Images of climate innovation

Net zero farming

Farming which will deliver highly nutritious food whilst capturing carbon from the atmosphere through soil management and plant growth define net zero farming. Intercropping of maize and lucerne will reduce input costs and emissions through protecting soil, reducing tractor fuel use and provide two crops from where one previously grew. Such solutions are part of the Net Zero Farm being delivered at Harper Adams University.

A bower of green plants and purple flowers

Harper Adams University has pledged to become the first net zero, mixed crop-livestock farm to support the delivery of the sustainability aims set out in the University's Strategic Plan and in its agreed Environmental Strategy.

Four action groups have been set the challenge of delivering sustainable farming activities that collectively will achieve carbon net-zero on-farm by 2030 and as such would be an exemplar for best practice well ahead of the National Farmers Union (NFU) carbon net-zero target of 2040.

The four action groups set up to deliver practical plans to achieve this vision are:

Productivity - focusing on reducing inputs and maximising outputs, with a particular focus on arable, dairy, and sheep.

Water and energy - focusing on better slurry management and use as a resource, water conservation, and use, electricity-generating opportunities including small scale anaerobic digestion.

Land and soil health - focusing on farming practice which will restore and optimise soil health, including biodiversity and natural capital across the Harper Adams estate e.g. intercropping practices and mixed crop-livestock rotations.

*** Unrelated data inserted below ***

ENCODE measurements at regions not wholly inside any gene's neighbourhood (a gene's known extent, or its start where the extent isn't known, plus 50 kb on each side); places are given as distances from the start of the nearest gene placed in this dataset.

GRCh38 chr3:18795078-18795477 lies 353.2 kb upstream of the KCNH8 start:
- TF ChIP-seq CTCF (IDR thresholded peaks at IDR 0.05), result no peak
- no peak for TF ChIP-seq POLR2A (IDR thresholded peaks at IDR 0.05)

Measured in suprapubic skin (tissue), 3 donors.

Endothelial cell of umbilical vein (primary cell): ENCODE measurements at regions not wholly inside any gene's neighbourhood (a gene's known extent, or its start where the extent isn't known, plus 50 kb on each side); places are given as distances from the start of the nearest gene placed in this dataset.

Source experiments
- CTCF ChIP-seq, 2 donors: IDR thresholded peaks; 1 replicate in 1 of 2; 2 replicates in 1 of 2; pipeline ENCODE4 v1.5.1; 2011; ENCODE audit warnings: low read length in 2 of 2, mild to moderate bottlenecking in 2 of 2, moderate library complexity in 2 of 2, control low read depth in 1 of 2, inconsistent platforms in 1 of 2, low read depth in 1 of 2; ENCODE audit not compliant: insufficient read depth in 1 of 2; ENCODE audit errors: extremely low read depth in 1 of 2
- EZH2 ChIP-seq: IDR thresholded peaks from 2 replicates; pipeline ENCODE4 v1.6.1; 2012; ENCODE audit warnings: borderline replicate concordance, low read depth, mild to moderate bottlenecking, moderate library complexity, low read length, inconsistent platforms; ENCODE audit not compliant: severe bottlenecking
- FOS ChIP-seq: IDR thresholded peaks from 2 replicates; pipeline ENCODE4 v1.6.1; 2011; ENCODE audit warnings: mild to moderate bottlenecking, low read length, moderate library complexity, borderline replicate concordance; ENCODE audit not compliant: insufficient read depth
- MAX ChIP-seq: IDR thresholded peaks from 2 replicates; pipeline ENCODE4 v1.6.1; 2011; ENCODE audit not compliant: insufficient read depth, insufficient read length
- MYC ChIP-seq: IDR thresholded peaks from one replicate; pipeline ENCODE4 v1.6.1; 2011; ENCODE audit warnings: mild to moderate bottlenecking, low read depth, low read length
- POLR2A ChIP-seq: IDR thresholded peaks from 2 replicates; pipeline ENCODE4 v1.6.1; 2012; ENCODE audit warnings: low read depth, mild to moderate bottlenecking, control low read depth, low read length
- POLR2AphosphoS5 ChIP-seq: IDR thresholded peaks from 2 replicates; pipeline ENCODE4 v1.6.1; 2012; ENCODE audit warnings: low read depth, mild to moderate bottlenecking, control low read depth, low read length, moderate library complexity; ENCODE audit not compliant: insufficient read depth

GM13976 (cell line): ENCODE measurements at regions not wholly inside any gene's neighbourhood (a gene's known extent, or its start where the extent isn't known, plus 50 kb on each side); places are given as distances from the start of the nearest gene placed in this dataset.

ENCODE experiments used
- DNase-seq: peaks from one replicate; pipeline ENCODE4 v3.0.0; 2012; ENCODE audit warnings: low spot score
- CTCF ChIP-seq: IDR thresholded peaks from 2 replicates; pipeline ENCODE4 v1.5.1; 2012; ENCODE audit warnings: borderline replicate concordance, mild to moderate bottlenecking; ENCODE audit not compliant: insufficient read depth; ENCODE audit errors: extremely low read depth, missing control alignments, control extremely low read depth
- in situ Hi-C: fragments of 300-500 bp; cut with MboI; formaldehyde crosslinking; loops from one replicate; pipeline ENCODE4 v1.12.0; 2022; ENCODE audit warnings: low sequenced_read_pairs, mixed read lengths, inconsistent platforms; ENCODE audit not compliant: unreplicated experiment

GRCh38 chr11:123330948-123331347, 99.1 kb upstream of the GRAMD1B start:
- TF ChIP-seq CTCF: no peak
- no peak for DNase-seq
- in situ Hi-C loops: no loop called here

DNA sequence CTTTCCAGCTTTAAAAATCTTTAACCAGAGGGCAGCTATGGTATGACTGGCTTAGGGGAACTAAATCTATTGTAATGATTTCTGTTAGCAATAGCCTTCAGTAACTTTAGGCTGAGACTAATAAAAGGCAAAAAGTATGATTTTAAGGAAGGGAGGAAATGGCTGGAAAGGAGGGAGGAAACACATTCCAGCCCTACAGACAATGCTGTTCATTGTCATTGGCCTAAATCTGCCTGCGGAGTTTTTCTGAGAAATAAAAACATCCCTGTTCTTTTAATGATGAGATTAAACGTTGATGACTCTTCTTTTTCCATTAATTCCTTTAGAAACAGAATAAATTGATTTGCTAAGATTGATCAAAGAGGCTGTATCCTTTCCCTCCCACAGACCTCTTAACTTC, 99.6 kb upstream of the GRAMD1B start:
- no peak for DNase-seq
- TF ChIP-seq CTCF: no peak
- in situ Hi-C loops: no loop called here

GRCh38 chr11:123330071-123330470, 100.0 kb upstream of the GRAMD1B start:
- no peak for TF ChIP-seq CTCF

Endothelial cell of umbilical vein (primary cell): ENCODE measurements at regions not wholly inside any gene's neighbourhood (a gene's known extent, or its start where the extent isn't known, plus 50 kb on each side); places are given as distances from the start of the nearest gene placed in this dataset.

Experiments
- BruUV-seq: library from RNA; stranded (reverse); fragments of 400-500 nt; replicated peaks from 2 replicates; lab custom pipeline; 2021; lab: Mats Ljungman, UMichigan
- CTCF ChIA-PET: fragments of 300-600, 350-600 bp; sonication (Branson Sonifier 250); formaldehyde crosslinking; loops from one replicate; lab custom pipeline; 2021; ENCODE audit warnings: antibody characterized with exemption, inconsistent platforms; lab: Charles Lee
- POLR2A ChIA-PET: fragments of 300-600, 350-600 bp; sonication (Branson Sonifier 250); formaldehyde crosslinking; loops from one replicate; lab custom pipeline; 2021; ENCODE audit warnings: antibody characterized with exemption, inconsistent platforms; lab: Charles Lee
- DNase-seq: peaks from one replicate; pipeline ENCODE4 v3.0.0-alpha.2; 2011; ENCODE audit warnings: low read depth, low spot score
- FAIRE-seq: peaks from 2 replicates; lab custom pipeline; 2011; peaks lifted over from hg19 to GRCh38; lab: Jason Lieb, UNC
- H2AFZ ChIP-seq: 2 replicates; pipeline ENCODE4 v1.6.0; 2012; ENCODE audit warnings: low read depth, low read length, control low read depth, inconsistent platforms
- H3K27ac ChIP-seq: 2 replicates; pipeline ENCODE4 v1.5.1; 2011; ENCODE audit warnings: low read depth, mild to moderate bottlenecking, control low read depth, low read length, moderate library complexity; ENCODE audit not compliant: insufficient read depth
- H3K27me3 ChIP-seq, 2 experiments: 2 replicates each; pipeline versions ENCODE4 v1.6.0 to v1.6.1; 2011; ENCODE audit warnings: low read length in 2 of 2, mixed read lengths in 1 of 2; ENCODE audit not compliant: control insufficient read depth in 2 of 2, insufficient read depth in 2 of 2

Data and benchmarking/systems boundaries - focusing on making data available for teaching and research and underpinning the evidence base for achieving net-zero.

The work to deliver the Net Zero Farm at Harper Adams aligns with the establishment of the School of Sustainable Food and Farming supported by Morrisons and the NFU. The school will be a virtual cross-university centre for training and educating the current and future agri-food sector which will focus its delivery through four main mechanisms:

  1. Industry engagement - Harper Adams academics will be part of a contact team to advise the agri-sector supply chains towards more sustainable best practices and net-zero.
  2. Placements and curriculum development - Industry partners (Morrisons and NFU) will offer high-profile placements for Harper Adams students. Curriculum development will ensure Harper Adams graduates have the required skills for the future challenges of the sector.
  3. Short courses and apprenticeships - A suite of courses will be developed in accordance with the sector's needs to upskill the current workforce in order to deliver the sustainability agenda.
  4. Research - Identified gaps in knowledge will be filled through problem-solving interventions either via direct industry funding or collaborative grant applications.

Entrant: Professor Michael Lee , School of Sustainable Food and Farming, Harper Adams University

Copyright: Michael Lee

Collaborators: Morrisons and National Farmer's Union